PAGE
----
Impact of a novel community-based lifestyle intervention program on type 2 diabetes and cardiovascular risk in a resource-poor setting in the Dominican Republic

Amy West-Pollak, Eddy P. Then, Carlos Podesta, Anne Hedelt, Mary Lou Perry, Wendy V. Izarnotegui, Margarita Perez, Antonio Villegas, Nelson I. Baez, Rimsky Bassa, Gabriella Mendez, Karmina Hernandez, David S. Lim, Pedro Urena, Angela M. Taylor

Research output: Contribution to journalArticle

10 Citations (Scopus)

Abstract

Background: The prevalence of type 2 diabetes is increasing at an alarming rate in Latin America and in the Caribbean. We present evidence that a cost-effective and sustainable approach to lifestyle modification in underdeveloped countries can be implemented using community members as healthcare champions. Methods: Of 222 community members screened in the impoverished community of Villa Juana, Santo Domingo, 69% had prediabetes or diabetes and 79 of these were enrolled. In a 1-day session, trained lifestyle educators from the USA trained ten lay community members to lead groups oriented to lifestyle change. Community leaders met with assigned patient groups monthly for 1 year. Glycated hemoglobin (HbA1c; average plasma glucose concentration), blood pressure, weight and waist circumference were measured at baseline, 6 months and 1 year. Results: 59 individuals completed follow-up. Patients showed significant improvements after 6 months in systolic blood pressure (p=0.001), diastolic blood pressure (p=0.000002) and HbA1c (p=0.015). HbA1c improved further at 1 year (p=0.005). Conclusion: Our pilot experience demonstrates the efficacy and feasibility of a novel, low-cost, community-based educational initiative to improve blood glucose control and reduce cardiovascular risk in individuals with type 2 diabetes or prediabetes. Replication of our model in other underserved areas could have a substantial impact on global health.

Original languageEnglish (US)
Article numberiht039
Pages (from-to)118-124
Number of pages7
JournalInternational Health
Volume6
Issue number2
DOIs
StatePublished - 2014
Externally publishedYes

Fingerprint

Dominican Republic
Type 2 Diabetes Mellitus
chronic illness
Life Style
Blood Pressure
resources
community
Prediabetic State
Costs and Cost Analysis
Latin America
Glycosylated Hemoglobin A
Waist Circumference
costs
Blood Glucose
Group
educator
leader
Delivery of Health Care
Weights and Measures
Glucose

Keywords

  • Behavior modification
  • Cardiovascular disease
  • Community-based participatory research
  • Hypertension
  • Lifestyle
  • Type 2 diabetes mellitus

ASJC Scopus subject areas

  • Public Health, Environmental and Occupational Health
  • Health(social science)
  • Medicine(all)

Cite this

Impact of a novel community-based lifestyle intervention program on type 2 diabetes and cardiovascular risk in a resource-poor setting in the Dominican Republic. / West-Pollak, Amy; Then, Eddy P.; Podesta, Carlos; Hedelt, Anne; Perry, Mary Lou; Izarnotegui, Wendy V.; Perez, Margarita; Villegas, Antonio; Baez, Nelson I.; Bassa, Rimsky; Mendez, Gabriella; Hernandez, Karmina; Lim, David S.; Urena, Pedro; Taylor, Angela M.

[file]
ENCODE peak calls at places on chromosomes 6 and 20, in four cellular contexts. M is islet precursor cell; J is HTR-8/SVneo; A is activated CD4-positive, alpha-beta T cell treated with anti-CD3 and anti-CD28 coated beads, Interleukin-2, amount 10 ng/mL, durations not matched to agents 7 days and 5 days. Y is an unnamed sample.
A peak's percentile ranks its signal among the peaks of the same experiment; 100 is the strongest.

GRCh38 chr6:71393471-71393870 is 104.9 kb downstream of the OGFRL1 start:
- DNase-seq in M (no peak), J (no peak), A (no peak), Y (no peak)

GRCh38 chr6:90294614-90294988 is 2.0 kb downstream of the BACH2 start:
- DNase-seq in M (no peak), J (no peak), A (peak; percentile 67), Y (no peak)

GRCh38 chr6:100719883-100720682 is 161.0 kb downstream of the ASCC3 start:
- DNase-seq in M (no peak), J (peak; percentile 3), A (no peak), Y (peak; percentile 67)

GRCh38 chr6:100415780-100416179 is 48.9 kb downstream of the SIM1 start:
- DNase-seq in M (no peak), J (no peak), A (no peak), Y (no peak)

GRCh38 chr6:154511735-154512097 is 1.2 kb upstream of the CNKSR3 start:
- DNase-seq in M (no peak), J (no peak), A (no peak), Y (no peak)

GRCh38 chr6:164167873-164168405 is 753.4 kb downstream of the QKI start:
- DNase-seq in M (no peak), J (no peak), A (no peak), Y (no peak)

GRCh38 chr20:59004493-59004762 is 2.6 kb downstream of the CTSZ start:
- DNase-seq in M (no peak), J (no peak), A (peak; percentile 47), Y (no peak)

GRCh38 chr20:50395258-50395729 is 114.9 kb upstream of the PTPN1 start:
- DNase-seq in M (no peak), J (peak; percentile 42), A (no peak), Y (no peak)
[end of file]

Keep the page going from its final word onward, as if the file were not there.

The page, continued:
In: International Health, Vol. 6, No. 2, iht039, 2014, p. 118-124.

Research output: Contribution to journalArticle

West-Pollak, A, Then, EP, Podesta, C, Hedelt, A, Perry, ML, Izarnotegui, WV, Perez, M, Villegas, A, Baez, NI, Bassa, R, Mendez, G, Hernandez, K, Lim, DS, Urena, P & Taylor, AM 2014, 'Impact of a novel community-based lifestyle intervention program on type 2 diabetes and cardiovascular risk in a resource-poor setting in the Dominican Republic', International Health, vol. 6, no. 2, iht039, pp. 118-124. https://doi.org/10.1093/inthealth/iht039
West-Pollak, Amy ; Then, Eddy P. ; Podesta, Carlos ; Hedelt, Anne ; Perry, Mary Lou ; Izarnotegui, Wendy V. ; Perez, Margarita ; Villegas, Antonio ; Baez, Nelson I. ; Bassa, Rimsky ; Mendez, Gabriella ; Hernandez, Karmina ; Lim, David S. ; Urena, Pedro ; Taylor, Angela M. / Impact of a novel community-based lifestyle intervention program on type 2 diabetes and cardiovascular risk in a resource-poor setting in the Dominican Republic. In: International Health. 2014 ; Vol. 6, No. 2. pp. 118-124.
@article{718671d1d3f54b73be767635f64df55c,
title = "Impact of a novel community-based lifestyle intervention program on type 2 diabetes and cardiovascular risk in a resource-poor setting in the Dominican Republic",
abstract = "Background: The prevalence of type 2 diabetes is increasing at an alarming rate in Latin America and in the Caribbean. We present evidence that a cost-effective and sustainable approach to lifestyle modification in underdeveloped countries can be implemented using community members as healthcare champions. Methods: Of 222 community members screened in the impoverished community of Villa Juana, Santo Domingo, 69{\%} had prediabetes or diabetes and 79 of these were enrolled. In a 1-day session, trained lifestyle educators from the USA trained ten lay community members to lead groups oriented to lifestyle change. Community leaders met with assigned patient groups monthly for 1 year. Glycated hemoglobin (HbA1c; average plasma glucose concentration), blood pressure, weight and waist circumference were measured at baseline, 6 months and 1 year. Results: 59 individuals completed follow-up. Patients showed significant improvements after 6 months in systolic blood pressure (p=0.001), diastolic blood pressure (p=0.000002) and HbA1c (p=0.015). HbA1c improved further at 1 year (p=0.005). Conclusion: Our pilot experience demonstrates the efficacy and feasibility of a novel, low-cost, community-based educational initiative to improve blood glucose control and reduce cardiovascular risk in individuals with type 2 diabetes or prediabetes. Replication of our model in other underserved areas could have a substantial impact on global health.",